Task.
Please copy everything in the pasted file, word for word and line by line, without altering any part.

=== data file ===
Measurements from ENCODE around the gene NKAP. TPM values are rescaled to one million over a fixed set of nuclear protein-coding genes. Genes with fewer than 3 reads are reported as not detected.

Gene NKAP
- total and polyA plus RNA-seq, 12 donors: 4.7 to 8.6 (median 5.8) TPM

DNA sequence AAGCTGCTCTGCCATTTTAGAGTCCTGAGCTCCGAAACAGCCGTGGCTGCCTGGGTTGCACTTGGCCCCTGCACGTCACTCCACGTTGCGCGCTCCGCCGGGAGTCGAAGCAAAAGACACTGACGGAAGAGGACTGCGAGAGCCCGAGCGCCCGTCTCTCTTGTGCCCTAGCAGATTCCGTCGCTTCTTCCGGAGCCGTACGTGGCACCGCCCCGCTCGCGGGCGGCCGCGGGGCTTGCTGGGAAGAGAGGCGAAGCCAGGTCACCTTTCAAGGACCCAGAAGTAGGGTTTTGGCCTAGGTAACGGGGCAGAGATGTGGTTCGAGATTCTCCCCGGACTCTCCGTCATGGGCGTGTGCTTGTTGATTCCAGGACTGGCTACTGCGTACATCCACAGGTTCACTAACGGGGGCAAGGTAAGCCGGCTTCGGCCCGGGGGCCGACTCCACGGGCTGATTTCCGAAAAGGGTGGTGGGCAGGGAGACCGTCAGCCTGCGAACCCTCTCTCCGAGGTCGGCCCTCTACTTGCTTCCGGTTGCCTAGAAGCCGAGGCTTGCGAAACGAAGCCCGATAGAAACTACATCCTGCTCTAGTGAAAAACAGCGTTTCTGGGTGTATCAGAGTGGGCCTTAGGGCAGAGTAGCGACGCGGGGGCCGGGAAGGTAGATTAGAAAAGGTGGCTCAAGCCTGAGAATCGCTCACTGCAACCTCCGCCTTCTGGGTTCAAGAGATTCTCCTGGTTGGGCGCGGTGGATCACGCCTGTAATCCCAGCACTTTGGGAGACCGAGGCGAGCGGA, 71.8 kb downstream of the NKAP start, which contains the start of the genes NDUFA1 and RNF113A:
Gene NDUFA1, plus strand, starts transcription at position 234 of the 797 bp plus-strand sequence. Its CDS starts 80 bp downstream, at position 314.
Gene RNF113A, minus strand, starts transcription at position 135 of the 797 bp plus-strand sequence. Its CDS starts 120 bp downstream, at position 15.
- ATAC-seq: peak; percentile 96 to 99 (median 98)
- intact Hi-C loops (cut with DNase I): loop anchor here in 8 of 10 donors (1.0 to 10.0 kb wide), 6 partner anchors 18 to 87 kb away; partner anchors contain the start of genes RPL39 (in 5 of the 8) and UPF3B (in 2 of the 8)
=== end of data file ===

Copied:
Measurements from ENCODE around the gene NKAP. TPM values are rescaled to one million over a fixed set of nuclear protein-coding genes. Genes with fewer than 3 reads are reported as not detected.

Gene NKAP
- total and polyA plus RNA-seq, 12 donors: 4.7 to 8.6 (median 5.8) TPM

DNA sequence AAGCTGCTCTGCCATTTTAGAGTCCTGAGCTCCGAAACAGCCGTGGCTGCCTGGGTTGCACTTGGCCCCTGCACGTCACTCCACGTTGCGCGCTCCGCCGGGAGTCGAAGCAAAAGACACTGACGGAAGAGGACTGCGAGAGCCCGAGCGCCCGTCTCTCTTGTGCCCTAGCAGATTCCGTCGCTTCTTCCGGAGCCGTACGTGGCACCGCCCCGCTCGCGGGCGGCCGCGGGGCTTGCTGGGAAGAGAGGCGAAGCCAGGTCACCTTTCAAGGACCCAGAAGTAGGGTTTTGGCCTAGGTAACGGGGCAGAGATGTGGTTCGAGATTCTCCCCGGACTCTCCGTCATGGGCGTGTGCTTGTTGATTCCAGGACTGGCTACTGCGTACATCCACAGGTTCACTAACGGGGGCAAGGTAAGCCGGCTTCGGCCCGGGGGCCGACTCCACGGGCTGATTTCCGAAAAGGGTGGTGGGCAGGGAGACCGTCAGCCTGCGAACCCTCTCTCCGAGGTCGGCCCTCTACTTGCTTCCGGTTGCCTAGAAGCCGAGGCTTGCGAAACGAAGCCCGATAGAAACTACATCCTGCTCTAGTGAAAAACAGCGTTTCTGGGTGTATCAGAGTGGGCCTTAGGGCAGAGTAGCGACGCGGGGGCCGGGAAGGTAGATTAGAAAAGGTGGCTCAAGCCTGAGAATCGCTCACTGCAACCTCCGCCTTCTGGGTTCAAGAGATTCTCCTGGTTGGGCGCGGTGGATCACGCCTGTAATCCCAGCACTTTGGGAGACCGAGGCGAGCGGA, 71.8 kb downstream of the NKAP start, which contains the start of the genes NDUFA1 and RNF113A:
Gene NDUFA1, plus strand, starts transcription at position 234 of the 797 bp plus-strand sequence. Its CDS starts 80 bp downstream, at position 314.
Gene RNF113A, minus strand, starts transcription at position 135 of the 797 bp plus-strand sequence. Its CDS starts 120 bp downstream, at position 15.
- ATAC-seq: peak; percentile 96 to 99 (median 98)
- intact Hi-C loops (cut with DNase I): loop anchor here in 8 of 10 donors (1.0 to 10.0 kb wide), 6 partner anchors 18 to 87 kb away; partner anchors contain the start of genes RPL39 (in 5 of the 8) and UPF3B (in 2 of the 8)